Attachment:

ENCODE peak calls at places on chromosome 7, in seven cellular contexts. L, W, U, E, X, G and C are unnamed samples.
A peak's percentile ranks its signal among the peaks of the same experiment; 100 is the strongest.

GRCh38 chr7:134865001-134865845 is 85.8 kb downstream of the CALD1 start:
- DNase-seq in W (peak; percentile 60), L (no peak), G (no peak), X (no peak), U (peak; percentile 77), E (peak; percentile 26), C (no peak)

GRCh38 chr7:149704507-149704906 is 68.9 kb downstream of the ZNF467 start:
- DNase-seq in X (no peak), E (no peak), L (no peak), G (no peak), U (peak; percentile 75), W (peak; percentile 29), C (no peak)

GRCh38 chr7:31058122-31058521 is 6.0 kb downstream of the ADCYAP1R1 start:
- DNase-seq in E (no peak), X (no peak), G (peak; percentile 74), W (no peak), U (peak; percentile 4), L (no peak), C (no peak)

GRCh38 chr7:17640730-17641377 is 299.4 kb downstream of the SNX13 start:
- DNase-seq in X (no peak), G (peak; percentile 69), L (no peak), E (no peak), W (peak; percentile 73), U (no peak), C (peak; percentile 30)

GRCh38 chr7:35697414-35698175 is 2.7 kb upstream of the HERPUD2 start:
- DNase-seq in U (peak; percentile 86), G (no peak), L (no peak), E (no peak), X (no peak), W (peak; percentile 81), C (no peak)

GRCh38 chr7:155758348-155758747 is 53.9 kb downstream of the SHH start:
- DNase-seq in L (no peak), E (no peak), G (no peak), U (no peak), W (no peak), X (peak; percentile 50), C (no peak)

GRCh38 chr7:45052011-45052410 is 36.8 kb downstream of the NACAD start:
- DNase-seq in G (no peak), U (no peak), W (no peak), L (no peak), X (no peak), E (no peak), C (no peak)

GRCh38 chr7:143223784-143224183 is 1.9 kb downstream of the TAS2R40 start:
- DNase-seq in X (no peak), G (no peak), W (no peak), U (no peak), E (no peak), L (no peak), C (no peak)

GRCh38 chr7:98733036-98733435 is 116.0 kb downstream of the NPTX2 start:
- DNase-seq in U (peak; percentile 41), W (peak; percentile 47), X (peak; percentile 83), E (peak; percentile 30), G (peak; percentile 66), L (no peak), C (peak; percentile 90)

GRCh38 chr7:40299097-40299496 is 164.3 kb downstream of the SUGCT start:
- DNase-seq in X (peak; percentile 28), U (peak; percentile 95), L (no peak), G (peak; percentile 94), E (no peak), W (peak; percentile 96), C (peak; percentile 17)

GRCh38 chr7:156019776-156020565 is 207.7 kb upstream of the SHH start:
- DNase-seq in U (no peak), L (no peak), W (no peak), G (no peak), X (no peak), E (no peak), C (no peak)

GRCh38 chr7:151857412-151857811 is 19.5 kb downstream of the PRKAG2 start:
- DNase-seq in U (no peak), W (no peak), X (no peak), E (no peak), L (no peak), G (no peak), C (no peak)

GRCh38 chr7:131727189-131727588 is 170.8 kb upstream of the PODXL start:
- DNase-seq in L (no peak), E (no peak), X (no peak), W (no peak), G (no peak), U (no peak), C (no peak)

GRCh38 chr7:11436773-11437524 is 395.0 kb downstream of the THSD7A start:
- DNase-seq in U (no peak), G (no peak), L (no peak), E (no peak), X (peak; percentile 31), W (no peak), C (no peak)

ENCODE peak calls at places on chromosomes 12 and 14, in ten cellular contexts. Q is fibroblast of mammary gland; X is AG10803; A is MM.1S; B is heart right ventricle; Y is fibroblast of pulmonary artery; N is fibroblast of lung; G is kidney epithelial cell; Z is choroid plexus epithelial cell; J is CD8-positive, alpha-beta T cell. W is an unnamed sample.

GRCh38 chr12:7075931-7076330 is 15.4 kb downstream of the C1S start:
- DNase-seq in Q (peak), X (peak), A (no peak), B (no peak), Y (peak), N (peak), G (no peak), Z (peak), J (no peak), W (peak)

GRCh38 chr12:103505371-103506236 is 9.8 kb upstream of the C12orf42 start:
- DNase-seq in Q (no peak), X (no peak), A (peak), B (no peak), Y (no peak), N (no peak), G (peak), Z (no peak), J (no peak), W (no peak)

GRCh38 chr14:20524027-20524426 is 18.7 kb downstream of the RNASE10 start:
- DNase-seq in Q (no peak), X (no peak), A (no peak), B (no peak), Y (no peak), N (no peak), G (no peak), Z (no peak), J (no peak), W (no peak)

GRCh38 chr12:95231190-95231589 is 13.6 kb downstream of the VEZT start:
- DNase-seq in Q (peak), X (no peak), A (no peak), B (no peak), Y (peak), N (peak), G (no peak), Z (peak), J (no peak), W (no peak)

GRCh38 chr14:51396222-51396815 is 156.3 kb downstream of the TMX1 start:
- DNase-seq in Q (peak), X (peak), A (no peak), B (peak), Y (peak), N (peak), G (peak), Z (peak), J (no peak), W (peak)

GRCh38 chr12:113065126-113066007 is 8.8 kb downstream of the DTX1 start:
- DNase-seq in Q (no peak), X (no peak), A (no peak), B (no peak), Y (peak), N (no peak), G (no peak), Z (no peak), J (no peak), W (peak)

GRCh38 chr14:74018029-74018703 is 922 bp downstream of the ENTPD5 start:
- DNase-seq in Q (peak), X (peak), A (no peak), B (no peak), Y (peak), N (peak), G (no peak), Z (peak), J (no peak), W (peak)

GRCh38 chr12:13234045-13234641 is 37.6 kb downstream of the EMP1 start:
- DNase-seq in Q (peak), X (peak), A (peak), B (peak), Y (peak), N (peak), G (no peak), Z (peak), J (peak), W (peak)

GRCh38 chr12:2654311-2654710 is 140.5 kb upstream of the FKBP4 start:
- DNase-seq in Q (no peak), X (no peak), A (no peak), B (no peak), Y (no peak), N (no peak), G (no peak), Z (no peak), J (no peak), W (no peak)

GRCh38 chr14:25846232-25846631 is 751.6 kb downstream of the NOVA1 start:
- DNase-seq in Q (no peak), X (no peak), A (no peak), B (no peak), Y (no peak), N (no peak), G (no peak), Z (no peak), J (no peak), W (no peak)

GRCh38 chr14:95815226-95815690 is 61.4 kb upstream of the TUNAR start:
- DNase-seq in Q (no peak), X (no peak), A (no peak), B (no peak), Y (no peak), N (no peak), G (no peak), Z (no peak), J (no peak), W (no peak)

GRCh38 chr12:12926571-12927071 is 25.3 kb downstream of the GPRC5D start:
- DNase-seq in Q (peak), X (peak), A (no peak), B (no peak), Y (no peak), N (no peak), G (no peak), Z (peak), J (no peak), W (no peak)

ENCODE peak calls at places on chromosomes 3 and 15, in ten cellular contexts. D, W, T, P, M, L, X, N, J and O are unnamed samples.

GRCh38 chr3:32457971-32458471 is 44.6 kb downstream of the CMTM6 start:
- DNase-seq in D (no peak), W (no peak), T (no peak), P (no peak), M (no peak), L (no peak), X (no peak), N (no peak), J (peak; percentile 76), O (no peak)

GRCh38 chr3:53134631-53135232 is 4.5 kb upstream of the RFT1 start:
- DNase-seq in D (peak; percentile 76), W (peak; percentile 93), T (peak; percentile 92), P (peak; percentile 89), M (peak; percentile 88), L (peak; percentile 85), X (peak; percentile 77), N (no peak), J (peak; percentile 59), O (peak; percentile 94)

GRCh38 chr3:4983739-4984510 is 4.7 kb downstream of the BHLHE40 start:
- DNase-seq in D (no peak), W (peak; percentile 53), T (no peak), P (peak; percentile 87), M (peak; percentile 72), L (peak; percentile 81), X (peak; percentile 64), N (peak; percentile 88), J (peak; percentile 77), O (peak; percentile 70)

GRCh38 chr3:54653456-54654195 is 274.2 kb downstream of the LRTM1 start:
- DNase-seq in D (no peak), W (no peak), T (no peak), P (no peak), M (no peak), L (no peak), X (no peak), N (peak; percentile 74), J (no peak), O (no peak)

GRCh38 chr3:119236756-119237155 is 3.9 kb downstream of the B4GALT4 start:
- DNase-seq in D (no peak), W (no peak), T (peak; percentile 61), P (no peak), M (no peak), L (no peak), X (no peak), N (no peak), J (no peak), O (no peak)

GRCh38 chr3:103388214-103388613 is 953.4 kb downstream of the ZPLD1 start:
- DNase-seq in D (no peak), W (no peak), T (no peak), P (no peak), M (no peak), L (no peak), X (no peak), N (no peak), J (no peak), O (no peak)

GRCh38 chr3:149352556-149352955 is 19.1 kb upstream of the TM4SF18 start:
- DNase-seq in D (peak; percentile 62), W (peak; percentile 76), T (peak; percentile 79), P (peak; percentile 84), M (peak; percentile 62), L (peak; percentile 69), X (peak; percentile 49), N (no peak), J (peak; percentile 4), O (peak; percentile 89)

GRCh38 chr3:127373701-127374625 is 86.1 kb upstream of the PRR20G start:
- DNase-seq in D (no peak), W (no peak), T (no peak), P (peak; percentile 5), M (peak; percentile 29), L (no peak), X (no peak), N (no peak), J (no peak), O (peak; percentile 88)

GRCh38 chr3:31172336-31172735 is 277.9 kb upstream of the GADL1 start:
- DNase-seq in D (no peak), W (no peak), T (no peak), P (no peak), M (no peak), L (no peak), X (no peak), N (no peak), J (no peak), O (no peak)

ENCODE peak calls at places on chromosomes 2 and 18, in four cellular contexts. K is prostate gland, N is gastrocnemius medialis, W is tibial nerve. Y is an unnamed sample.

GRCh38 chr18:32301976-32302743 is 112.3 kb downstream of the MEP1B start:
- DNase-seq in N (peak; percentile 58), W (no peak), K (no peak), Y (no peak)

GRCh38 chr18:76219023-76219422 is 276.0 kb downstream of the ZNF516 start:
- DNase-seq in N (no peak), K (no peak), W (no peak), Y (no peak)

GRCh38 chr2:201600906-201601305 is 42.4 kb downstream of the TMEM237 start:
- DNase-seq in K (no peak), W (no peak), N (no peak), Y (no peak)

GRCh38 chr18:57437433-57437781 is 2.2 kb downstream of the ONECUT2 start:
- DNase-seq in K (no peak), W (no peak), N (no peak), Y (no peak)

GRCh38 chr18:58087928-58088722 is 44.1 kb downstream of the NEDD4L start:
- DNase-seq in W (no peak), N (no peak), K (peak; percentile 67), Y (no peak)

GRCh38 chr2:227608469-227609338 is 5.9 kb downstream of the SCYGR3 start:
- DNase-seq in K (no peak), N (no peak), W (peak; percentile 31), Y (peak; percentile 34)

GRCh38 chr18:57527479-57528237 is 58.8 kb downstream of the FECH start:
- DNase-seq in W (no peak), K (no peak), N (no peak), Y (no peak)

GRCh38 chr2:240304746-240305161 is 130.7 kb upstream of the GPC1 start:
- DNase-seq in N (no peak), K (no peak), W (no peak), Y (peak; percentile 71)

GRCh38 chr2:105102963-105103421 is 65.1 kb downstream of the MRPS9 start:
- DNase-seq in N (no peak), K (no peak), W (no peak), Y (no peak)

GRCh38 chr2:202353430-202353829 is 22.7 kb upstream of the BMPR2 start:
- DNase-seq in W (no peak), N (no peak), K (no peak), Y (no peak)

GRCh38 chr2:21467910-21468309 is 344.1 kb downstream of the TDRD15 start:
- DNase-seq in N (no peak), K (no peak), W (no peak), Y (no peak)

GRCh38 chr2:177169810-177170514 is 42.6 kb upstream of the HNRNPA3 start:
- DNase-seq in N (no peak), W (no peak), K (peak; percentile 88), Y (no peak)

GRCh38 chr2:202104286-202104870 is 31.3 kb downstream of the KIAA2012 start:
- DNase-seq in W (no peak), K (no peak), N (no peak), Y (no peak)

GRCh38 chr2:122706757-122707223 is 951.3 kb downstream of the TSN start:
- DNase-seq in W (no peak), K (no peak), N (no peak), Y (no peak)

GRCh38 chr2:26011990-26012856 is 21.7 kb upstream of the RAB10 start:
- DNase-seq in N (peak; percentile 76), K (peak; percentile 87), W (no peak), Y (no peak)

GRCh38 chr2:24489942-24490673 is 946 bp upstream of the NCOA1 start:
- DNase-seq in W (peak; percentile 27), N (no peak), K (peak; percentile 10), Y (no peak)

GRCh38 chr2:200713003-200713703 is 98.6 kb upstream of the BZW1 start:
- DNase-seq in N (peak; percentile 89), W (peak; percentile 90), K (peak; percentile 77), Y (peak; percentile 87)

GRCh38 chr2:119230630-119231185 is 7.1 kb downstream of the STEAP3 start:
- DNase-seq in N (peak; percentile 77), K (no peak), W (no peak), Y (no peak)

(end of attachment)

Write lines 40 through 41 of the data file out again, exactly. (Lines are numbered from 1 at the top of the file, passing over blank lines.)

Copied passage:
GRCh38 chr14:51396222-51396815 is 156.3 kb downstream of the TMX1 start:
- DNase-seq in Q (peak), X (peak), A (no peak), B (peak), Y (peak), N (peak), G (peak), Z (peak), J (no peak), W (peak)